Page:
Hamas Slams Obama Speech, Says it Shows Bias Towards Israel
Palestinians on Thursday slammed U.S. President Barack Obama's address to the U.N. General Assembly, calling it a display of U.S. bias towards Israel.
Commentators, politicians and ordinary Palestinians alike said Obama's speech on Wednesday, just days before the Palestinians apply to become a U.N. member state, showed Washington was incapable of serving as a fair broker between Israel and the Palestinians.
Gaza's Hamas leaders said the address showed that the Palestinians and the Arab world should stop relying on Washington.
"Obama's speech reflects the American bias towards the Israeli occupation and it proves that the continuing Arab and Palestinian bet on the Americans is wrong," spokesman Sami Abu Zuhri told Agence France Presse.
"We call for the adoption of a national Palestinian strategy based on self-reliance and the Arab and Muslim world in light of this American and Israeli arrogance."
Commentators in the three main Palestinian newspapers all took the same angry and disappointed tone over the U.S. president's remarks.
"Obama's speech... was a disappointment to those who had been waiting for something new from him, provoking extreme outrage and anger," wrote Talal Okal in al-Ayyam newspaper.
"It also closed all the doors and windows left open by the Palestinian president to allow some movement."
Okal accused Obama of "deepening the bias towards Israel's narrative, positions and policies".
"He offered more than just a token of bias and love towards the Jews and Israel. What he offered in his speech goes so far as to show compliance with, and full acceptance of, the policies and narrative and desires of Israel," Okal wrote.
"He put the Jews and Israelis in the position of victims who are surrounded by hatred and wars against them by Arab countries, but this speech of his contained nothing of the suffering of the Palestinians."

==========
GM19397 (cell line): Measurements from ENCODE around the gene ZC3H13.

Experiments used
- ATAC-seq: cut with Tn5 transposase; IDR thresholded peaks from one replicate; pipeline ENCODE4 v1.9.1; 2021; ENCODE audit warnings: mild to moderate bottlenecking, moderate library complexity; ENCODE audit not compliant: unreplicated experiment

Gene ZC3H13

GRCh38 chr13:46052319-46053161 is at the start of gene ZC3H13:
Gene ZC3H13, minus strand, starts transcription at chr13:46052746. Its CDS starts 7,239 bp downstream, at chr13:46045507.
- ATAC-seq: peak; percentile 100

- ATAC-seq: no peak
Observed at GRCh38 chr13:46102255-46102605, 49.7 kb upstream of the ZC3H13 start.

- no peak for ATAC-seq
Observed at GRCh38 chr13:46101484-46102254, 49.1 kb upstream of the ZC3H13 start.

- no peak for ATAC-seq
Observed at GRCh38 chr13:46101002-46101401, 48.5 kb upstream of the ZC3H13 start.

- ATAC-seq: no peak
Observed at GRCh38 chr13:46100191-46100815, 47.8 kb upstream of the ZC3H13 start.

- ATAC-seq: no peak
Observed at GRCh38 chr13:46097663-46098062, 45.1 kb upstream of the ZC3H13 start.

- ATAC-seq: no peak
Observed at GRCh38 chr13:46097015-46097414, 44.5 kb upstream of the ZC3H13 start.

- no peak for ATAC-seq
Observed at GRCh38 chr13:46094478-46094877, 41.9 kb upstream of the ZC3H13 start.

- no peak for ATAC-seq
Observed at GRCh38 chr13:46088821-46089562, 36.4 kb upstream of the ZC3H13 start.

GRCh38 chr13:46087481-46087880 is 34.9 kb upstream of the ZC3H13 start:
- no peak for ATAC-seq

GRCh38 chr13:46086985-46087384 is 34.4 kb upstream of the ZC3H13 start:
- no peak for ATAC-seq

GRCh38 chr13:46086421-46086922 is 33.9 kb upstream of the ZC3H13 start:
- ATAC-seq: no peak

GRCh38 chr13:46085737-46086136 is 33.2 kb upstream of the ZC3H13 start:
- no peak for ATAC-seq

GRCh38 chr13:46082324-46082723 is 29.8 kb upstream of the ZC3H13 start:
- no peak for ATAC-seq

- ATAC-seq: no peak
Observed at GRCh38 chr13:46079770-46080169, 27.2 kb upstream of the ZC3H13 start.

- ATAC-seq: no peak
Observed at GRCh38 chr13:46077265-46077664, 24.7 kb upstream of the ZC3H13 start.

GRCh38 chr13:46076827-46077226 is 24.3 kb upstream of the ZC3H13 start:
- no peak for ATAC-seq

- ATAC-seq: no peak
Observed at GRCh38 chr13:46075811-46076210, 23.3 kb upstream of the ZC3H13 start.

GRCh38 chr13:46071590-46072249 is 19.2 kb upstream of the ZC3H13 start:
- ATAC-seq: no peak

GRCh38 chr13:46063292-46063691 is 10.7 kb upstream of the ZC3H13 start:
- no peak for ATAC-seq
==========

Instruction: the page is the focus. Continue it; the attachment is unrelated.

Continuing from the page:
Al-Ayyam carried a cartoon showing Obama delivering his address with a speech bubble in the shape of a Star of David coming from his mouth.
Writing in al-Quds, the biggest-selling Palestinian newspaper, Arab Israeli parliamentarian Ahmed Tibi said Obama's speech had been easily outshone by a later speech by French President Nicholas Sarkozy.
Although the French leader failed to offer support for a Palestinian bid to obtain full state membership of the United Nations, he proposed the alternative of an upgraded observer status through the General Assembly, and made clear reference to Palestinian suffering, Tibi said.
"Unlike the speech given by French President Nicholas Sarkozy, who devoted his whole speech to the Palestinian issue and spoke positively about the rights of the Palestinian people, Obama's speech was biased towards the Israeli narrative," he wrote.
"And more than that, in the same speech in which Obama praised the uprisings and revolutions by the Arab people against tyranny and oppression, he declined to even mention Israel's occupation of Palestinian land."
On the street in east Jerusalem, there were similar murmurings of discontent.
"It wasn't a surprise really, Israel and America are one, and Obama for sure will support Israel against the Palestinians so he is re-elected in 2012," said Shadi Elias, 22.
In Ramallah, school director Mohammed Zeidan accused Obama of being "fair to every Arab country except the Palestinian people."
"When Obama came into the White House as president, his positions and aspirations gave us hope but... Obama showed the whole world yesterday that America cannot be anywhere but by Israel's side always and he is no different from the American heads of state who came before him."